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Rick Warren: You Don't Have to Forget in Order to Forgive

Rick Warren: You Don't Have to Forget in Order to Forgive

Rick Warren, pastor of Saddleback Church in Lake Forest, California, speaks at the Pastors' Conference 2014, ahead of the Southern Baptist Convention's Annual Meeting, on Monday, June 9, 2014, in Baltimore, Md. | (Photo: The Christian Post/Sonny Hong)

A person doesn't need to forget in order to forgive, says Saddleback Church senior pastor and best-selling author Rick Warren.

In a devotional published Tuesday morning on Rick Warren's Daily Hope, The Purpose Driven Life author addressed the common cliché "forgive and forget."

"You've heard this phrase over and over: 'Forgive and forget.' There's only one problem with it: You can't do it. It's impossible! You really can't forget a hurt in your life," wrote Warren.

"In fact, you can't even try to forget it. Because when you're trying to forget, you are actually focusing on the very thing you want to forget."

Warren went on to note that a more important part of the process of forgiveness is seeing what good that God can bring about from the act that needed forgiving.

"Forgetting is not what God wants you to do. Instead, He wants you to trust him and see how he can bring good out of it," continued Warren.

"That's more important than forgetting, because then you can thank God for the good that He brought out of it. You can't thank God for things you forget."

To justify his reasoning, Warren quoted from Romans 8:28, which says: "And we know that in all things God works for the good of those who love Him, who have been called according to His purpose."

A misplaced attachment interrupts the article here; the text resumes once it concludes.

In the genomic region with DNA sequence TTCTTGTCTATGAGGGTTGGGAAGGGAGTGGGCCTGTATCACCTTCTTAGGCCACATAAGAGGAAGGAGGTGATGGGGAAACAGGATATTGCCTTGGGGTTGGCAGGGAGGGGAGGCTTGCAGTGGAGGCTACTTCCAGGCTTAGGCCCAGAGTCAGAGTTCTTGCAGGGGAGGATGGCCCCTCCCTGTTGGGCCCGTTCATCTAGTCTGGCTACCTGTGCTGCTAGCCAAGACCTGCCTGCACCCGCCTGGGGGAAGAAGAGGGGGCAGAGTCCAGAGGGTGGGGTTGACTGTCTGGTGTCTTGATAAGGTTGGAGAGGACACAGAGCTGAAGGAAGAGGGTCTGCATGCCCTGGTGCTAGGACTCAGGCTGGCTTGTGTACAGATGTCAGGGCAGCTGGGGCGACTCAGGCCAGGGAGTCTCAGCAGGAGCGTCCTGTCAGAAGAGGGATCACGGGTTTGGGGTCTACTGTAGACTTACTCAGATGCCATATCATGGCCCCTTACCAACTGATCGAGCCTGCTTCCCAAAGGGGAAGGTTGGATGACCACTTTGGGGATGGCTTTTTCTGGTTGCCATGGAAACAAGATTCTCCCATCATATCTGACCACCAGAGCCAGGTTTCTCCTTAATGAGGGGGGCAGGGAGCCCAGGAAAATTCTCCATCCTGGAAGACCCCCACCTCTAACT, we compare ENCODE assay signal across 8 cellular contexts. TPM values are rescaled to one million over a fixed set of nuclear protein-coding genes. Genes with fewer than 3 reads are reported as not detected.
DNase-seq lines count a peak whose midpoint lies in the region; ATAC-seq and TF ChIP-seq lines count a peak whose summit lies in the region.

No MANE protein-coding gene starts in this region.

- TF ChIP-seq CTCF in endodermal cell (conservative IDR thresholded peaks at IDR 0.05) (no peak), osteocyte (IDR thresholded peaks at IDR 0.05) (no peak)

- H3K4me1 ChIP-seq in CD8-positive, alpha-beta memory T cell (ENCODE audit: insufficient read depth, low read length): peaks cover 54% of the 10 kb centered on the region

This is not the only recently posted Daily Hope devotional by Warren that centers on the topic of forgiveness.

In an entry published on Sunday, Warren argued that the concept of forgiveness "may be the most misused, misapplied, and misunderstood quality in our culture."

"First, real forgiveness is unconditional. There's no attachment to it. You don't earn it. You don't deserve it. You don't bargain for it," said Warren.

"Second, forgiveness isn't minimizing the seriousness of the offense. When somebody asks for your forgiveness and you say, 'It's no big deal. It really didn't hurt,' that actually cheapens forgiveness. If it wasn't a big deal, you don't need forgiveness and you don't need to offer it."

Warren added in the Sunday entry that forgiveness "is only for the big stuff" and that one should not "use it for slights that are just minor issues."

"There are a lot of big deals in life. Have you noticed that? But there is a difference in being wounded and being wronged," wrote Warren.

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